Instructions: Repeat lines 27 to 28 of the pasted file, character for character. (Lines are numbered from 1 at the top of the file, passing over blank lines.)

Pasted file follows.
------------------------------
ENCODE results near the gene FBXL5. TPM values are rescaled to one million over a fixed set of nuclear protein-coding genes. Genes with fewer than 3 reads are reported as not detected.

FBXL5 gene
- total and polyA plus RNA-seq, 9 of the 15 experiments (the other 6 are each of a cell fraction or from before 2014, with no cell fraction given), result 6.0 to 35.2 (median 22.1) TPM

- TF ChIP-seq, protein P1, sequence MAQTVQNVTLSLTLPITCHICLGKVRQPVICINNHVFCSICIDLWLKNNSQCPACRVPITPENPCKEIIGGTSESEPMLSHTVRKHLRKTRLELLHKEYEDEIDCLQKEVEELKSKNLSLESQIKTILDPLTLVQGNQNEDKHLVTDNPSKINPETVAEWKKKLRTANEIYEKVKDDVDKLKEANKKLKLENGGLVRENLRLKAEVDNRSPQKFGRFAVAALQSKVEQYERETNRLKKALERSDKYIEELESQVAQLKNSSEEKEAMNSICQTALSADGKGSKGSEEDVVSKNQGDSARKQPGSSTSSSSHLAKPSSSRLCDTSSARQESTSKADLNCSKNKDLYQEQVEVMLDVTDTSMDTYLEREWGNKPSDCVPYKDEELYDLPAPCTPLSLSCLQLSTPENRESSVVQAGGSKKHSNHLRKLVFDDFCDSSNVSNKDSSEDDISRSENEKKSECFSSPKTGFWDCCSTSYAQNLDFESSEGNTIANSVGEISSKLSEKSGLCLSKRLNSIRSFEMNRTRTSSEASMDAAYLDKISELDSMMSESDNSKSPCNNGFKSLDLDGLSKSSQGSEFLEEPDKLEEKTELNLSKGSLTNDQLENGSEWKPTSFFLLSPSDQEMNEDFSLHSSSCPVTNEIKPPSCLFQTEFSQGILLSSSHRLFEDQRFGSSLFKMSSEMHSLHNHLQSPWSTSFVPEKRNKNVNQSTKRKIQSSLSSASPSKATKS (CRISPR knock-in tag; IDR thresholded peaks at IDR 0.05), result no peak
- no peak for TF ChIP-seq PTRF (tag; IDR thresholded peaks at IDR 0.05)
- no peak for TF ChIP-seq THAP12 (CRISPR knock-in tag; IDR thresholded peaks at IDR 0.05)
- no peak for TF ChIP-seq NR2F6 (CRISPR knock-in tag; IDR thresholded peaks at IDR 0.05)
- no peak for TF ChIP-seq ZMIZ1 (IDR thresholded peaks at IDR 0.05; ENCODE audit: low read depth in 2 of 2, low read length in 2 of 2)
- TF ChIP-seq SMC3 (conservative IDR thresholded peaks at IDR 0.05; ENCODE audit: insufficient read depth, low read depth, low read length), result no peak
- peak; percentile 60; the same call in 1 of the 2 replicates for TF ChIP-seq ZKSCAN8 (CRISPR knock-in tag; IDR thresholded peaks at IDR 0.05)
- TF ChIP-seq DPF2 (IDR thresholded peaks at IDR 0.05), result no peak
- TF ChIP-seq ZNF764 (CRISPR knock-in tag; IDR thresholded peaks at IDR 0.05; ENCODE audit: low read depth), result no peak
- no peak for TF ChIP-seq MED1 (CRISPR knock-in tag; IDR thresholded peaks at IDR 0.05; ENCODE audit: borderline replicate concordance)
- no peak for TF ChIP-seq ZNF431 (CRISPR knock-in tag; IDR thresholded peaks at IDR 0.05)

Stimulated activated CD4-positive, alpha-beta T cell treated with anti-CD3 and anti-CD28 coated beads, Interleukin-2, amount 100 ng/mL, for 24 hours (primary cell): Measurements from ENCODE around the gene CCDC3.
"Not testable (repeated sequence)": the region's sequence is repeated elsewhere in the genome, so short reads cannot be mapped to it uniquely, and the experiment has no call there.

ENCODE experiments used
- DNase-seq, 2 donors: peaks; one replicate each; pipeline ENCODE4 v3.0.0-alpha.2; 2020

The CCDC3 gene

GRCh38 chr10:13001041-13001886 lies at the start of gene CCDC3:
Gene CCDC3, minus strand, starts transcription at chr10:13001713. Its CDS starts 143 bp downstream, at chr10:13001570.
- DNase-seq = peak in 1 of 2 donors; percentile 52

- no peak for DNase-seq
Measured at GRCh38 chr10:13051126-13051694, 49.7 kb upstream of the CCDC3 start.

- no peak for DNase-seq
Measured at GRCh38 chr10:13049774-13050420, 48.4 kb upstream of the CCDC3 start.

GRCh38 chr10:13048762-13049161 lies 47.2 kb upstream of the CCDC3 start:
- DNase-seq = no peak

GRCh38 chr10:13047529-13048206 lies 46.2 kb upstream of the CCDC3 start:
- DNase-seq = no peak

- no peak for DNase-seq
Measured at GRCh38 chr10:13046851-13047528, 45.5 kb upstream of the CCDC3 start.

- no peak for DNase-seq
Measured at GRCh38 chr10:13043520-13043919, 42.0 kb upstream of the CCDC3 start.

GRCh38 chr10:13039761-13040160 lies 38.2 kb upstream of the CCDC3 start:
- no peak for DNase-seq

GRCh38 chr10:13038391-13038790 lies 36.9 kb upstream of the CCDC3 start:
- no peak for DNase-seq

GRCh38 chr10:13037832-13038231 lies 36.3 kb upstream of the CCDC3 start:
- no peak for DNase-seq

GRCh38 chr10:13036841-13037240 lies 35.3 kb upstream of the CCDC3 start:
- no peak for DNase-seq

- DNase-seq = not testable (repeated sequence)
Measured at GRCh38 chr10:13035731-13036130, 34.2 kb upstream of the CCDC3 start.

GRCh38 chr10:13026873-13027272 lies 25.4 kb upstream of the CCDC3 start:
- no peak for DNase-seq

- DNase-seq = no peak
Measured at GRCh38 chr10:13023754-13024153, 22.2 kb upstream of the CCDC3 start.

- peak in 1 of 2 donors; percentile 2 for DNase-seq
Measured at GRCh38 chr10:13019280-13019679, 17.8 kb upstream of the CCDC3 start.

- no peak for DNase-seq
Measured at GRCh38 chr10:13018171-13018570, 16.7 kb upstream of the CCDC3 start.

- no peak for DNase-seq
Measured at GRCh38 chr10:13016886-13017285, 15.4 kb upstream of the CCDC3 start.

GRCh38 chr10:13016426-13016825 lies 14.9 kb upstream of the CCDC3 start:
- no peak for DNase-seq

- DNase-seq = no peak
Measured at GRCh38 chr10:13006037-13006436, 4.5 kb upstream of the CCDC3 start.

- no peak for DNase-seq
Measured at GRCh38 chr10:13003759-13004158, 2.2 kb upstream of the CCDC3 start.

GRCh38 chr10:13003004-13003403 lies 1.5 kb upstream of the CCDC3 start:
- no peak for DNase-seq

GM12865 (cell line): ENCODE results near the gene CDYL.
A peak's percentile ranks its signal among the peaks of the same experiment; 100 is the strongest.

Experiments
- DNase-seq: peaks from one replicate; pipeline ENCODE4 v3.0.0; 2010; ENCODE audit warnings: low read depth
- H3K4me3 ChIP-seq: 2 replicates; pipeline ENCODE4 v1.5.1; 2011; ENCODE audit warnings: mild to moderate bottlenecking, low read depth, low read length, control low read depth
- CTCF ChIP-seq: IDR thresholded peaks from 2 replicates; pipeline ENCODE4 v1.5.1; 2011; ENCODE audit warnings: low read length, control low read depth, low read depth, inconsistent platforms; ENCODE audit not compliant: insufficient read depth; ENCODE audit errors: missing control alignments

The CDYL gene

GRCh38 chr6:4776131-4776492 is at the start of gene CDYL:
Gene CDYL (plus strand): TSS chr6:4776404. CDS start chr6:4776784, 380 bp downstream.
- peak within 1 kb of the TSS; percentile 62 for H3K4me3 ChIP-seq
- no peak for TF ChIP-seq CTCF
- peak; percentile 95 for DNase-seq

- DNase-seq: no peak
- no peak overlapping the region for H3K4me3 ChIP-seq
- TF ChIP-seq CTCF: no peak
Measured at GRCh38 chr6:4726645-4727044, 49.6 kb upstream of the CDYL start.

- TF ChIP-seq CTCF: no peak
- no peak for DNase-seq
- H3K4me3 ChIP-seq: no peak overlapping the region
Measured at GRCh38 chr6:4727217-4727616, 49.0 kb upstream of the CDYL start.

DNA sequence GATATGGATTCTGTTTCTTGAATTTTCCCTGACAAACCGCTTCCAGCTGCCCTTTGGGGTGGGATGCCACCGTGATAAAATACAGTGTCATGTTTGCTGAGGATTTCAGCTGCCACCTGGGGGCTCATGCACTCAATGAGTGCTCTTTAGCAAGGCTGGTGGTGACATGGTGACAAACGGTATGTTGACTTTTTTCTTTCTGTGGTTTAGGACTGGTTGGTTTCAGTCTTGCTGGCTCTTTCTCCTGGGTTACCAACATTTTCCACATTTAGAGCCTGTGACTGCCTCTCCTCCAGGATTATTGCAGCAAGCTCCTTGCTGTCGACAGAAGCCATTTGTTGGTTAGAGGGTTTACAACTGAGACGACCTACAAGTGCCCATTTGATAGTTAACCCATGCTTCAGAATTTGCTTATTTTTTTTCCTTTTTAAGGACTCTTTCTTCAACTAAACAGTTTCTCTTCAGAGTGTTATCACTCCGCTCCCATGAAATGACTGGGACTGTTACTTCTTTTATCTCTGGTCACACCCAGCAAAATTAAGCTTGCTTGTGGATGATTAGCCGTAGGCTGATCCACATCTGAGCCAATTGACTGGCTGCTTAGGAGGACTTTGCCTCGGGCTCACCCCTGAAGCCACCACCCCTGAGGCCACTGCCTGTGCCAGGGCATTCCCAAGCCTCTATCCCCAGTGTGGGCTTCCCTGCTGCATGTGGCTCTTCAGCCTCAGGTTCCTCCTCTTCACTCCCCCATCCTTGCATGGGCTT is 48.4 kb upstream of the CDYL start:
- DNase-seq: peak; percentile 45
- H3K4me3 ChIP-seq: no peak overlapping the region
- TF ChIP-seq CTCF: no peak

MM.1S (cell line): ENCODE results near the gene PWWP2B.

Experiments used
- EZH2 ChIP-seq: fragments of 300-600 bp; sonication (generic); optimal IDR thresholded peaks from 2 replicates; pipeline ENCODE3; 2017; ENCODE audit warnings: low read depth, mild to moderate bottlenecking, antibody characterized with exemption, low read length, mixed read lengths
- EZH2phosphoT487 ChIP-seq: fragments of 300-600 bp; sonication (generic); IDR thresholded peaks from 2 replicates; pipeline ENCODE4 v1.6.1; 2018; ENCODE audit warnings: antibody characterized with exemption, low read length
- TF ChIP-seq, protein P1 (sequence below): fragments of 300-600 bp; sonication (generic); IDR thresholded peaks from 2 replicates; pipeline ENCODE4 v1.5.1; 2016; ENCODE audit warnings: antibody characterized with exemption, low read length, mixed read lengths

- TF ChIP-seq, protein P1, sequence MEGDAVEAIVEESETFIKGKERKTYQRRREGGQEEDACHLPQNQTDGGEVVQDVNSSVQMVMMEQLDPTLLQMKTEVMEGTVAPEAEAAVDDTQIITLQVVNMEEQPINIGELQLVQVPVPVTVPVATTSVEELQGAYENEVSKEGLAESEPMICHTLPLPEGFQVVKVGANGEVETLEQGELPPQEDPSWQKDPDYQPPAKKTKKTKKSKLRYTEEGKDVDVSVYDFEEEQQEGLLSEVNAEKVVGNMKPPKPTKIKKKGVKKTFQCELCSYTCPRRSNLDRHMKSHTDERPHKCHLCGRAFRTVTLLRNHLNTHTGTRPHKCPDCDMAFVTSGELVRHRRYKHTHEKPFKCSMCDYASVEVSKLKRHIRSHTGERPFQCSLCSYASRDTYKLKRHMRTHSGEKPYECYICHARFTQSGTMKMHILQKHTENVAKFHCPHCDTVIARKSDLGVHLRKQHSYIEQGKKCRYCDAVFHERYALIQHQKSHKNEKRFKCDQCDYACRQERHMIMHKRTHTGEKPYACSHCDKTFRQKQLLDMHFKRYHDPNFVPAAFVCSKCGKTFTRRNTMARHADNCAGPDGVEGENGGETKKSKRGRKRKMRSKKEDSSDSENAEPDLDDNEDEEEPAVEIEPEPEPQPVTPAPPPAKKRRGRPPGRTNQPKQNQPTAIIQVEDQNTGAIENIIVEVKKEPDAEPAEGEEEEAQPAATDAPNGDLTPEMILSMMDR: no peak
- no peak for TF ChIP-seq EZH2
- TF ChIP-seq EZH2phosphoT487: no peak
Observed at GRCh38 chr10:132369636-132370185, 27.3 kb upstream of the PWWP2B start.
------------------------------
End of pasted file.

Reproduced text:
GRCh38 chr10:13048762-13049161 lies 47.2 kb upstream of the CCDC3 start:
- DNase-seq = no peak